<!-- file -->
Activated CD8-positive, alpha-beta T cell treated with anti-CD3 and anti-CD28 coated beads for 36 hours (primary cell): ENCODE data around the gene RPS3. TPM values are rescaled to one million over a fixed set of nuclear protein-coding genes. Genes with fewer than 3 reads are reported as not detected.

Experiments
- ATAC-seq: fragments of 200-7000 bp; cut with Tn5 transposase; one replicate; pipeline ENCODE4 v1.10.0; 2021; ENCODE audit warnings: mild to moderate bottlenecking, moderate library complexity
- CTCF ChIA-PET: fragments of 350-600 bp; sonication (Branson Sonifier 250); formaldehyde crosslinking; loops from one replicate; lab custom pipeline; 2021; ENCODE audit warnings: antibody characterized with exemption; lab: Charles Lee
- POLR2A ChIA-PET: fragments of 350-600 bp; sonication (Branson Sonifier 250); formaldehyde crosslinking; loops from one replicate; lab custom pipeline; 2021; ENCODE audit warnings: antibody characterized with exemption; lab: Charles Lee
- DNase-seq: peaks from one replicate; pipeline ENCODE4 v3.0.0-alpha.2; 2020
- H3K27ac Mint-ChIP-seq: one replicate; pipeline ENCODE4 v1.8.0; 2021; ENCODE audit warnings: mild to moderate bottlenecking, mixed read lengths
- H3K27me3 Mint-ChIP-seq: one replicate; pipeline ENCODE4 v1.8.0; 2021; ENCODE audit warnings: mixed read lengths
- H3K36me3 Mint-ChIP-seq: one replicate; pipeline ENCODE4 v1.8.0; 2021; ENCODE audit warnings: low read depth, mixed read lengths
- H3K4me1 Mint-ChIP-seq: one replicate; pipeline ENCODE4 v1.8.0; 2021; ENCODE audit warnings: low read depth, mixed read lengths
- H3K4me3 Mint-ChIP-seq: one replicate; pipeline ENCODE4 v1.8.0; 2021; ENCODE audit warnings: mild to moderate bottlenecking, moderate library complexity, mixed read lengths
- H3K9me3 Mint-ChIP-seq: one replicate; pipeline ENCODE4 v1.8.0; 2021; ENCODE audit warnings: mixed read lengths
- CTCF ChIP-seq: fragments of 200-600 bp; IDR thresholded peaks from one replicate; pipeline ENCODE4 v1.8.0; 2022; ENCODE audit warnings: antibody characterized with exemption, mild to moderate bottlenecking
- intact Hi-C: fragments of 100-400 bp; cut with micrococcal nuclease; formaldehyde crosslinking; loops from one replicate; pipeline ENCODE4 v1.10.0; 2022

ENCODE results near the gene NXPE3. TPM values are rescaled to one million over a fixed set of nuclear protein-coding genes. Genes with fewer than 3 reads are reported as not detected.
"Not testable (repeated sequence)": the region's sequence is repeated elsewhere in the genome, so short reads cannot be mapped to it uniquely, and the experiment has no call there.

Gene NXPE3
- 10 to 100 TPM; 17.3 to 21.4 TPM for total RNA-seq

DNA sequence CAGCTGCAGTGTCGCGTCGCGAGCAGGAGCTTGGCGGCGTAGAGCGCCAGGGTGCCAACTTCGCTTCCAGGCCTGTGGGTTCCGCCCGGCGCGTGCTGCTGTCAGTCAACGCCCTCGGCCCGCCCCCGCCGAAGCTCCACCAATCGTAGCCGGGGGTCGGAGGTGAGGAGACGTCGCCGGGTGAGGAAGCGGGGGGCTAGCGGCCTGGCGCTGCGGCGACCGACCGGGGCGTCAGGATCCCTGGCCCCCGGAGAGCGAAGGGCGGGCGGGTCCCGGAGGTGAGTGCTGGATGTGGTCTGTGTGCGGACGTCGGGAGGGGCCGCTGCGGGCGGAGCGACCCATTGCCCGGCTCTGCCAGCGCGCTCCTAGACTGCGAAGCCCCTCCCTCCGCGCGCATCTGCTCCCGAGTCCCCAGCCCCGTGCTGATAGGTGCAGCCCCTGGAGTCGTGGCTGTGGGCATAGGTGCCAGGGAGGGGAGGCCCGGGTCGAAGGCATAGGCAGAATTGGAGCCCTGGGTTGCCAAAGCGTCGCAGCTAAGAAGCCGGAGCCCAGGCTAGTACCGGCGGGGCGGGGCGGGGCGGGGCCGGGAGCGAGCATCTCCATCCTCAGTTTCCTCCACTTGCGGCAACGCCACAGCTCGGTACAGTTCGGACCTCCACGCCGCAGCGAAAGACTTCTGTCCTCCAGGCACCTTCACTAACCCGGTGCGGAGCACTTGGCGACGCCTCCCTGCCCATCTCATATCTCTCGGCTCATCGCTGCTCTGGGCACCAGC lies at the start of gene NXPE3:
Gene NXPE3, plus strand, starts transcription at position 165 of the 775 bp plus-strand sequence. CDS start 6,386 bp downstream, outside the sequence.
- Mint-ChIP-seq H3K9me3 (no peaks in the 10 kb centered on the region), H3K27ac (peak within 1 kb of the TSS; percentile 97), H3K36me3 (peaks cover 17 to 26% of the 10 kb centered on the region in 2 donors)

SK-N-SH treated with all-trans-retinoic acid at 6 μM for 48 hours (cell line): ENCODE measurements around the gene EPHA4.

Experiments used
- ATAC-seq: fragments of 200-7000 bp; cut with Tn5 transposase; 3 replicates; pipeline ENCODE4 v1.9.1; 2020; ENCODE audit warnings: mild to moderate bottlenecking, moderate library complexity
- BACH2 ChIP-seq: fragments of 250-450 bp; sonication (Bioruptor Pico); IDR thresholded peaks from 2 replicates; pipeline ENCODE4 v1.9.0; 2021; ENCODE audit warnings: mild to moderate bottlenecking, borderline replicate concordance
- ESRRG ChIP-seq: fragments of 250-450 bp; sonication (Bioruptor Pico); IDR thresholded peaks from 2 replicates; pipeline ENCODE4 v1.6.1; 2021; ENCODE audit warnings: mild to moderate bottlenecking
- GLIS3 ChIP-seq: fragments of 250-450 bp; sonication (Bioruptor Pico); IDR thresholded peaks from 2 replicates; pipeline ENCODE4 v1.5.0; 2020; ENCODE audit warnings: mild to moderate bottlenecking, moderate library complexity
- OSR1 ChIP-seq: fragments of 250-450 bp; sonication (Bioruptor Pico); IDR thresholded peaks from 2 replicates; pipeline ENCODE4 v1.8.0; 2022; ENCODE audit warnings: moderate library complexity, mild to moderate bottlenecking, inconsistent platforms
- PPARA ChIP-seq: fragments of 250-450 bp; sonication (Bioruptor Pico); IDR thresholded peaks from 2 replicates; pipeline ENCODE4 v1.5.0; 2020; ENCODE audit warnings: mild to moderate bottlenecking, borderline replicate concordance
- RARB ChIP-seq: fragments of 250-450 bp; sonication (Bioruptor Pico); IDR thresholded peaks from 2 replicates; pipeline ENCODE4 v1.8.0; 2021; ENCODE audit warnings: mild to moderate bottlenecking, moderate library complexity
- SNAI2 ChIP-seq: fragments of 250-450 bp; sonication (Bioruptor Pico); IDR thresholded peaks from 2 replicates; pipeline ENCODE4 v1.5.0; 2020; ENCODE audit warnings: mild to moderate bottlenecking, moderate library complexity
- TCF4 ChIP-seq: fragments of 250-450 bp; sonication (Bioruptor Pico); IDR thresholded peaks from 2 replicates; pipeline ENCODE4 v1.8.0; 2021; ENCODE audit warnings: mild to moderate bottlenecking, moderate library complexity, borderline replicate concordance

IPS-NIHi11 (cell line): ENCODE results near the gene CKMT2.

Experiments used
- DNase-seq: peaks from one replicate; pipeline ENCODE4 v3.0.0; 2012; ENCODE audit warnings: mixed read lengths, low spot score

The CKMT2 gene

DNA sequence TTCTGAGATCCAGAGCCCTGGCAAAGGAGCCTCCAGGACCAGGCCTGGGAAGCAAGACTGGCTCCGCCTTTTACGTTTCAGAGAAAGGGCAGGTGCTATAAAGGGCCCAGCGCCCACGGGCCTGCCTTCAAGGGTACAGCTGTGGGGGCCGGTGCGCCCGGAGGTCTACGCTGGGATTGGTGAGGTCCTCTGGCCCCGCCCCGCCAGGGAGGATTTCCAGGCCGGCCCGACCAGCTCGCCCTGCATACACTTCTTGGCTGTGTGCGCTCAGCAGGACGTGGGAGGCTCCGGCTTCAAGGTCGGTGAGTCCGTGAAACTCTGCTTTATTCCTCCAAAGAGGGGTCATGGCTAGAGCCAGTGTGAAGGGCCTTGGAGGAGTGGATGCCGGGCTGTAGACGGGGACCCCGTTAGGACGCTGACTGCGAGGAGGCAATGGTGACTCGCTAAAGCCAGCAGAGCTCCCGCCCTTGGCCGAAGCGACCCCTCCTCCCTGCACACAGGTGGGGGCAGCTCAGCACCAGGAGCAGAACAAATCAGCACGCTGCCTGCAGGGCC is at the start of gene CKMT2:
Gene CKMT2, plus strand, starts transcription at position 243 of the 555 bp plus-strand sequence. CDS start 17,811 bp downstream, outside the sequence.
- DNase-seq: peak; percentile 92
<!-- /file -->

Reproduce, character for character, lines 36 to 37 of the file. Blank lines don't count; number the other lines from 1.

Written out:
The CKMT2 gene

DNA sequence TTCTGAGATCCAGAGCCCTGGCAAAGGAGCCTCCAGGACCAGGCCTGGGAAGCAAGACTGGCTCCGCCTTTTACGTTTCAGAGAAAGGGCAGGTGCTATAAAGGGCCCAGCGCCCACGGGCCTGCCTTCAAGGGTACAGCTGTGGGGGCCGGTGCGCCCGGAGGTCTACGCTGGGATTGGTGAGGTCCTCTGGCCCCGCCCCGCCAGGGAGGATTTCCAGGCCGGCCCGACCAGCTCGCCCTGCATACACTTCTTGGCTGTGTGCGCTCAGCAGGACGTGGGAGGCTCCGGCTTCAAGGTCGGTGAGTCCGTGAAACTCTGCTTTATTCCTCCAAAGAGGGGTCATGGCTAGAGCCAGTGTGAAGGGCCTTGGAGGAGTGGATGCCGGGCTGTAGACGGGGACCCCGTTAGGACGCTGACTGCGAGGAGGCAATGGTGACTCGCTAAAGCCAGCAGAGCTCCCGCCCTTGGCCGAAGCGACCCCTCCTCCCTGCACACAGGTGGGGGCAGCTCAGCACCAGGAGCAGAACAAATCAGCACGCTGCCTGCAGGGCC is at the start of gene CKMT2: